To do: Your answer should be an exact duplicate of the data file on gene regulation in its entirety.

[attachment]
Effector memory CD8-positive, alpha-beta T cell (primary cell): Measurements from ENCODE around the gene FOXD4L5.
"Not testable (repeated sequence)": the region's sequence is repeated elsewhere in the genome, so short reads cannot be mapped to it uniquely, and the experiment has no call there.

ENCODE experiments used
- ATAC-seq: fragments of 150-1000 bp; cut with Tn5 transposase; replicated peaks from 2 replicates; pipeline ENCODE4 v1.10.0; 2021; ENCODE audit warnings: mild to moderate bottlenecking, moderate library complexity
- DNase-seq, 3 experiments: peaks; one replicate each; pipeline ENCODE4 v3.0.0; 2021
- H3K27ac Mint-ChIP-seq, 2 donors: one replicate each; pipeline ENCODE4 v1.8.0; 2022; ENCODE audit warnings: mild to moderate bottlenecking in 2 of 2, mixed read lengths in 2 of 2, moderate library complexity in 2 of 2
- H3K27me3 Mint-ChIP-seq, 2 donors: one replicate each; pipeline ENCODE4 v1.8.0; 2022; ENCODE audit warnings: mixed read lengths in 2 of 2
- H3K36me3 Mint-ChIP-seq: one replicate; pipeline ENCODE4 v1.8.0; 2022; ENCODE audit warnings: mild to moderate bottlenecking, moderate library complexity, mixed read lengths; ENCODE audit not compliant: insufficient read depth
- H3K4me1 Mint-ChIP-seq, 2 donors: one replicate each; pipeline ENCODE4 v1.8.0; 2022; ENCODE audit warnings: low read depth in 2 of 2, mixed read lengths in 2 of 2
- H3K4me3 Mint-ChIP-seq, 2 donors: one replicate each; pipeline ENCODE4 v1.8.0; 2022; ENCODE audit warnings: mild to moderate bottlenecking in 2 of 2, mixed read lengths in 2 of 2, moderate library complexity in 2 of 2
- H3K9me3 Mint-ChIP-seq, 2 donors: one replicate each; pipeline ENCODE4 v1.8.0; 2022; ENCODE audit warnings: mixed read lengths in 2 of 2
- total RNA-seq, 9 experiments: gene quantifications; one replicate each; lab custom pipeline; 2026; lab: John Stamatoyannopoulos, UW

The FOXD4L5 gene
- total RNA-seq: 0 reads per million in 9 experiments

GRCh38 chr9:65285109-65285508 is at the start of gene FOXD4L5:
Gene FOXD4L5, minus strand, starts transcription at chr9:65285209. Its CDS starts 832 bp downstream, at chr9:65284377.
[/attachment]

Effector memory CD8-positive, alpha-beta T cell (primary cell): Measurements from ENCODE around the gene FOXD4L5.
"Not testable (repeated sequence)": the region's sequence is repeated elsewhere in the genome, so short reads cannot be mapped to it uniquely, and the experiment has no call there.

ENCODE experiments used
- ATAC-seq: fragments of 150-1000 bp; cut with Tn5 transposase; replicated peaks from 2 replicates; pipeline ENCODE4 v1.10.0; 2021; ENCODE audit warnings: mild to moderate bottlenecking, moderate library complexity
- DNase-seq, 3 experiments: peaks; one replicate each; pipeline ENCODE4 v3.0.0; 2021
- H3K27ac Mint-ChIP-seq, 2 donors: one replicate each; pipeline ENCODE4 v1.8.0; 2022; ENCODE audit warnings: mild to moderate bottlenecking in 2 of 2, mixed read lengths in 2 of 2, moderate library complexity in 2 of 2
- H3K27me3 Mint-ChIP-seq, 2 donors: one replicate each; pipeline ENCODE4 v1.8.0; 2022; ENCODE audit warnings: mixed read lengths in 2 of 2
- H3K36me3 Mint-ChIP-seq: one replicate; pipeline ENCODE4 v1.8.0; 2022; ENCODE audit warnings: mild to moderate bottlenecking, moderate library complexity, mixed read lengths; ENCODE audit not compliant: insufficient read depth
- H3K4me1 Mint-ChIP-seq, 2 donors: one replicate each; pipeline ENCODE4 v1.8.0; 2022; ENCODE audit warnings: low read depth in 2 of 2, mixed read lengths in 2 of 2
- H3K4me3 Mint-ChIP-seq, 2 donors: one replicate each; pipeline ENCODE4 v1.8.0; 2022; ENCODE audit warnings: mild to moderate bottlenecking in 2 of 2, mixed read lengths in 2 of 2, moderate library complexity in 2 of 2
- H3K9me3 Mint-ChIP-seq, 2 donors: one replicate each; pipeline ENCODE4 v1.8.0; 2022; ENCODE audit warnings: mixed read lengths in 2 of 2
- total RNA-seq, 9 experiments: gene quantifications; one replicate each; lab custom pipeline; 2026; lab: John Stamatoyannopoulos, UW

The FOXD4L5 gene
- total RNA-seq: 0 reads per million in 9 experiments

GRCh38 chr9:65285109-65285508 is at the start of gene FOXD4L5:
Gene FOXD4L5, minus strand, starts transcription at chr9:65285209. Its CDS starts 832 bp downstream, at chr9:65284377.